Thumbs Up: One Year Anniversary

A year ago this hour I was getting a new thumb joint. Some of you will remember.

After putting off the inevitable for too long, the dreaded surgery turned out to be a minor agony (no post-op pain) and a relatively minor inconvenience of showering with a plastic bag over my left hand for a month and using Dragon Dictation for all but the simplest hunt-and-pecking.

A year later, except for a frozen joint where the thumb would bend backward to hitch-hike, everything is normal, with some mild pain in other joints on the left, and moderate to infrequently severe pain in the right.

In case you’re having thumb problems and putting it off, mine was “basal joint” arthritis and the surgery was an LRTI: ligament reconstruction tendon interposition. A relatively expendable tendon from my forearm was “harvested” and used 1) to create a spacer between two bones of my thumb and another piece of it to anchor the thumb to the hand. (The muscle attached to the missing tendon still cramps at times, when something I do–like drying off in the shower–makes the muscle contract and there’s nothing to pull against. It’s a minor discomfort compared to the agony I was in a year and a day ago.)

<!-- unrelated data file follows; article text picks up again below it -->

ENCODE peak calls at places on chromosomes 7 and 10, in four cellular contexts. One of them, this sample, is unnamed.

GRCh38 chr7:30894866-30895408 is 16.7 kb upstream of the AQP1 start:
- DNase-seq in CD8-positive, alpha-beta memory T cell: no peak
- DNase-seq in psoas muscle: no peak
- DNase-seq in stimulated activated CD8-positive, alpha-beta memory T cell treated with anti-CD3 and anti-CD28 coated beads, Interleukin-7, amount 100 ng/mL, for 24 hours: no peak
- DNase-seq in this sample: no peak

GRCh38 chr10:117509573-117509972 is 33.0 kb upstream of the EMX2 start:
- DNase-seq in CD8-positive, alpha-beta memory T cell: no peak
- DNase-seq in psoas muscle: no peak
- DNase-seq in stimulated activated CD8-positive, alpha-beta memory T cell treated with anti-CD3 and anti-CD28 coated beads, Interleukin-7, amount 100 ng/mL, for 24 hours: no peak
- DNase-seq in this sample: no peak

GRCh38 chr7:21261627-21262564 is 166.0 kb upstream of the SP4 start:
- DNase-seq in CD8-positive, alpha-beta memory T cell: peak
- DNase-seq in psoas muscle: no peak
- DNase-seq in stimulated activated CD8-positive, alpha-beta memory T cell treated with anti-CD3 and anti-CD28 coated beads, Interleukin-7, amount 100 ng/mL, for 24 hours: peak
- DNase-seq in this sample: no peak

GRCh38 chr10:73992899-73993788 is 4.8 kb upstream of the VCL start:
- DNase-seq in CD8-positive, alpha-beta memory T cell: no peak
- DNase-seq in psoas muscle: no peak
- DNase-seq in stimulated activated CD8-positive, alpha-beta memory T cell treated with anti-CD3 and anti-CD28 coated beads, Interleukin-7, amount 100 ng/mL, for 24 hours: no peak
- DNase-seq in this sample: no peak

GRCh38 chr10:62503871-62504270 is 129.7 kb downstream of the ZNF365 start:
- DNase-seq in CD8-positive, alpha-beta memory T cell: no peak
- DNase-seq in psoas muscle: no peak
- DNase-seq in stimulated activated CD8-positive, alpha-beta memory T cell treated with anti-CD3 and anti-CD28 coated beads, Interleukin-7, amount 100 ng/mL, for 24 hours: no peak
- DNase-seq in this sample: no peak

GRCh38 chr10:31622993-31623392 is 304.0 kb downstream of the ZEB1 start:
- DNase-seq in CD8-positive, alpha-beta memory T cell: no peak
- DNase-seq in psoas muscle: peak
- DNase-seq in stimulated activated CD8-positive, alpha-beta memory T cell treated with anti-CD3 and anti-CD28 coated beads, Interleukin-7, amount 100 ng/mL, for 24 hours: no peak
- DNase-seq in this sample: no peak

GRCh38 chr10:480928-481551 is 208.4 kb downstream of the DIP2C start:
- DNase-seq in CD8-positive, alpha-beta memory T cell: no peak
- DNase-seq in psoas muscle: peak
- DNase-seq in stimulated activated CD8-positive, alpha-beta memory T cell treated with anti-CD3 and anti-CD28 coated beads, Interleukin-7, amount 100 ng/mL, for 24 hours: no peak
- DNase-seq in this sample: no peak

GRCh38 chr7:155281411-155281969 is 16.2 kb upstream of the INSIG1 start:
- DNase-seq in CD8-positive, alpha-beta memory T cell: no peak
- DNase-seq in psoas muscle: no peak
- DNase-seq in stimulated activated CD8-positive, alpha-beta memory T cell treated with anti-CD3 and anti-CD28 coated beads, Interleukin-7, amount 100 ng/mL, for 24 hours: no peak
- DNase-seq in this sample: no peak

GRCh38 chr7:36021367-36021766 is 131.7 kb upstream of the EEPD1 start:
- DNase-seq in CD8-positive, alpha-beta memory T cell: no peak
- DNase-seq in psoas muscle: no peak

If you’ve been needed to have this done, my experience was a good one, and like so many patients I saw as at therapist who finally had this surgery, I wonder why I waited so long.

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Fred First holds masters degrees in Vertebrate Zoology and physical therapy, and has been a biology teacher and physical therapist by profession. He moved to southwest Virginia in 1975 and to Floyd County in 1997. He maintains a daily photo-blog, broadcasts essays on the Roanoke NPR station, and contributes regular columns for the Floyd Press and Roanoke's Star Sentinel. His two non-fiction books, Slow Road Home and his recent What We Hold in Our Hands, celebrate the riches that we possess in our families and communities, our natural bounty, social capital and Appalachian cultures old and new. He has served on the Jacksonville Center Board of Directors and is newly active in the Sustain Floyd organization. He lives in northeastern Floyd County on the headwaters of the Roanoke River.

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